One of the basic mantras for sinus surgeons, as well as doctors, is to do no harm. Sinuses should not be operated on willy-nilly, but in a careful, thought out fashion. The use of minimally-invasive technology and atraumatic techniques is crucial to superior outcomes in sinus surgery. Typically, only the sinuses with disease should be operated on. Although there may be exceptions to this, most patients benefit from a targeted approach to treating only the involved sinuses. With the advent of advanced sinus imaging systems, this type of targeted sinus surgery is available at the Nasal and Sinus Institute. Using stereotatic imaging, we can zero in on those sinuses that need surgery. Also, when appropriate, we can use balloon technology to open sinus without the need for cutting. Seen the visuals below and call the Nasal and Sinus Institute to find out more.

Balloon Sinuplasty™ devices provide an endoscopic, catheter-based system for patients suffering from sinusitis. Recently published data in the leading ENT journal shows that the technology is safe and effective: study participants experienced no adverse events and received significant relief from their symptoms.

Balloon Sinuplasty™ technology is used by qualified Ear, Nose, and Throat (ENT) physicians and involves the use of tiny balloons to open blocked sinuses similar to how angioplasty uses balloons to open blocked coronary arteries.

The diagram below shows an inflamed left frontal sinus.

In order to improve symptoms of chronic sinusitis, an ENT physician will use Balloon Sinuplasty™ devices to open the blockage that is preventing sinus drainage.

The following picture summarizes the steps associated with using the Balloon SinuplastyT technology:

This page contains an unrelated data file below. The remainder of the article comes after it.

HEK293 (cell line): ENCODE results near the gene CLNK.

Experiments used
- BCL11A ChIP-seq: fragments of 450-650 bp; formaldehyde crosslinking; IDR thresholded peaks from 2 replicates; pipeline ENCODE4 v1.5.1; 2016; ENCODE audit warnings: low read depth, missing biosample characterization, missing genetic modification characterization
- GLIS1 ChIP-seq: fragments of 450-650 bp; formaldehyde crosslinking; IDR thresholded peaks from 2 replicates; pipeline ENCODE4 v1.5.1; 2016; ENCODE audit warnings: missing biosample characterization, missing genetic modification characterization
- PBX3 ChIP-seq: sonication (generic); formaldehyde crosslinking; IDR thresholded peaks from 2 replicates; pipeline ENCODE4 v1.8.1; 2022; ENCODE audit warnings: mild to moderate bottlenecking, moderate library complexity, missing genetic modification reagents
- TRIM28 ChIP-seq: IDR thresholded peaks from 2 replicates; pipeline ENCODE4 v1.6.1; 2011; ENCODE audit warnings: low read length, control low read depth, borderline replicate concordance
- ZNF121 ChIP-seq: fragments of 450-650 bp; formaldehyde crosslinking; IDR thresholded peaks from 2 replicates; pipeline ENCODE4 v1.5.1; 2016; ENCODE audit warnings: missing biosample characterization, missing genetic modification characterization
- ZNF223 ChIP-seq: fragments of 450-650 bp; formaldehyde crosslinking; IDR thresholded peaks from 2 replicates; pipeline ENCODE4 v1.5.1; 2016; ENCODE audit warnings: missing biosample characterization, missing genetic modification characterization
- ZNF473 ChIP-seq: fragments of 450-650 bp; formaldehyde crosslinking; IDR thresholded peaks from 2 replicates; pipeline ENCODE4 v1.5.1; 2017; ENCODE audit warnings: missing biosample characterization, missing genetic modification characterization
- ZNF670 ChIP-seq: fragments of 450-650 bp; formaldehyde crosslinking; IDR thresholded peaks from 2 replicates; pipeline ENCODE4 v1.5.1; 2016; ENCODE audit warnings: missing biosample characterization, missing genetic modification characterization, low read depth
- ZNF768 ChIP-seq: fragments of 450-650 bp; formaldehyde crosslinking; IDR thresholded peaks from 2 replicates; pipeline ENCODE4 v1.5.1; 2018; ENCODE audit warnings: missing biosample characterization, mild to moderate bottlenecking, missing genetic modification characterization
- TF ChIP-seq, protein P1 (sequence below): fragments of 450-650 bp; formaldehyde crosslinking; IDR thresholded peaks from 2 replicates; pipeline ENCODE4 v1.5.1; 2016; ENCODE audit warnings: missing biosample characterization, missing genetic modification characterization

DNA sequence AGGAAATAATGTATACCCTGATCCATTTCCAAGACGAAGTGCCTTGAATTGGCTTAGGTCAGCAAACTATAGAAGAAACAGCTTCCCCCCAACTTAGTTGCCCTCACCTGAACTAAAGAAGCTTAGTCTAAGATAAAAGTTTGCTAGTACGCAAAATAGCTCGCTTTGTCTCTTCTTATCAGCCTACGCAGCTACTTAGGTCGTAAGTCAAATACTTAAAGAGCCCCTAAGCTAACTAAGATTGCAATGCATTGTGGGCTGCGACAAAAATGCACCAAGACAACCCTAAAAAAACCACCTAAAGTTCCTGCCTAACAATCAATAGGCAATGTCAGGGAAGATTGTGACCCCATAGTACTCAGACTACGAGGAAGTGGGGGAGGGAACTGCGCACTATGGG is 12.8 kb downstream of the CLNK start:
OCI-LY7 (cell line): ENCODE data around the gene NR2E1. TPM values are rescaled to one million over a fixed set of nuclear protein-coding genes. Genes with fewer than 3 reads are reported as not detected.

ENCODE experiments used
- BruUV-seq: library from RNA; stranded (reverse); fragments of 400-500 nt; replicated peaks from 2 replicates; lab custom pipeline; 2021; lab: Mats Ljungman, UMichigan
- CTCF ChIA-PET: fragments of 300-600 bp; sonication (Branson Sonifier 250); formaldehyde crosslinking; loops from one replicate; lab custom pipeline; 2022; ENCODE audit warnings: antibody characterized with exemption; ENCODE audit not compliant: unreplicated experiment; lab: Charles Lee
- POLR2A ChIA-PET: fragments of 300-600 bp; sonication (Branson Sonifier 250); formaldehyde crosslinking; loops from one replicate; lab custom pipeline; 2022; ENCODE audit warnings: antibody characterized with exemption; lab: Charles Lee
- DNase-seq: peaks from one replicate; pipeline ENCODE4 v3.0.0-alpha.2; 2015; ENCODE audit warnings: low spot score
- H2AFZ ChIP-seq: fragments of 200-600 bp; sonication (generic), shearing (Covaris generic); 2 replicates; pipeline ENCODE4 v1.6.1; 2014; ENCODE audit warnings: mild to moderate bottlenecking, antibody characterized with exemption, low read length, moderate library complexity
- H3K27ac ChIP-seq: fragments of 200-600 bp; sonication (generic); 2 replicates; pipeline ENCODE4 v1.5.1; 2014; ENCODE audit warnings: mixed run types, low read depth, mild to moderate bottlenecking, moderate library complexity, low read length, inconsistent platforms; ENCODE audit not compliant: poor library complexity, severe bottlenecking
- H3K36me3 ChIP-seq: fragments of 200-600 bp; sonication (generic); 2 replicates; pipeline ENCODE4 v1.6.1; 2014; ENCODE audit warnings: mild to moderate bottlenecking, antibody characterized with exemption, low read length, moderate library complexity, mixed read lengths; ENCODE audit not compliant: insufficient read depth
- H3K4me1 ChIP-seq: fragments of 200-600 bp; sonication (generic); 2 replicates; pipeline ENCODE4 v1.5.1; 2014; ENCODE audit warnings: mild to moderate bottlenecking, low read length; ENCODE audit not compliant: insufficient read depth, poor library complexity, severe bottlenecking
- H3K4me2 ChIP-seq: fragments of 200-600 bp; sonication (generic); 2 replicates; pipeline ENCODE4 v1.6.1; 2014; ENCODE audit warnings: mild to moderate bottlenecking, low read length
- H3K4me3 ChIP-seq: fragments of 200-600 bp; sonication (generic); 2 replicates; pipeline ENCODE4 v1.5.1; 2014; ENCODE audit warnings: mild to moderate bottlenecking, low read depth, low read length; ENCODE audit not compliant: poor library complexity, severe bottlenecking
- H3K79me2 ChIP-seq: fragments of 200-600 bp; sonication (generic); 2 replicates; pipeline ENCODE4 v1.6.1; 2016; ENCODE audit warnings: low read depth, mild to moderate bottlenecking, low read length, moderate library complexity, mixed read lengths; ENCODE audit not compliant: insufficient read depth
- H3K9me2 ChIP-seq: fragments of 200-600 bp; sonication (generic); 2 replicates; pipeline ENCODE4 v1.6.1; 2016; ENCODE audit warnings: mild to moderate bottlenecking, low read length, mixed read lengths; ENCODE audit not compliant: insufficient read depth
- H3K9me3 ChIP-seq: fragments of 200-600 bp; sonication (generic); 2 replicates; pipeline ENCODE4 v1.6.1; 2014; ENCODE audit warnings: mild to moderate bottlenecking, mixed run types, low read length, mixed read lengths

We had mastered the combination of Balloon Sinuplasty with stereotatic localization of sinus disease. Our BEST procedure is the least invasive, least traumatic, and most target sinus surgery available anywhere in the world!

Endoscopic Skull Base Surgery
Using similar approach to the sinuses, our surgeons are well-versed in using endoscopes for skull base surgeries which often present as an anatomical challenge with traditional approaches. Either it be correcting CSF (cerebrospinal fluid) leak secondary to skull base defects, removing benign/malignant tumors including clival tumors, this newest approach allows our surgeon to avoid external incisions or cuts. Also, pituitary tumors may also be removed endoscopically. Our approaches to the skull base are all performed internal to the nasal cavity. In doing so, we can usually avoid nerve deficit from older methods and can even avoid craniotomies (skull openings). Our surgeons are at the cutting edge of treating naso-sinus tumors as well as skull base tumors. When needed, we work with free flap surgeons for reconstruction, or neurosurgeons for more extensive tumors. We also work with interventional radiologists for certain complex tumor to pre-operatively reduce the blood supply to tumors making the surgical excision easier.

POSTOPERATIVE CARE

Even with expertly performed surgery, the surgery will be less likely to succeed if proper and careful follow-up after surgery is not done.  At our institute, we endeavor to follow our post-operative patients closely.  Proper treatment includes comprehensive care both medical and instrumental.  Often the healing phase is augmented with steroidal nasal sprays (which have minimal systemic absorption making them safe for use in most cases), leukotriene inhibitors, non-steroidal nasal sprays, allergy immunotherapy, nasal sinus lavage, and more.  The latter is key.  We will show the patient the best way to wash the nose after surgery to best help in the healing process.  For our out of town patients, we would be happy to coordinate follow-up within your local community.

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David M. Alessi, MD, FACS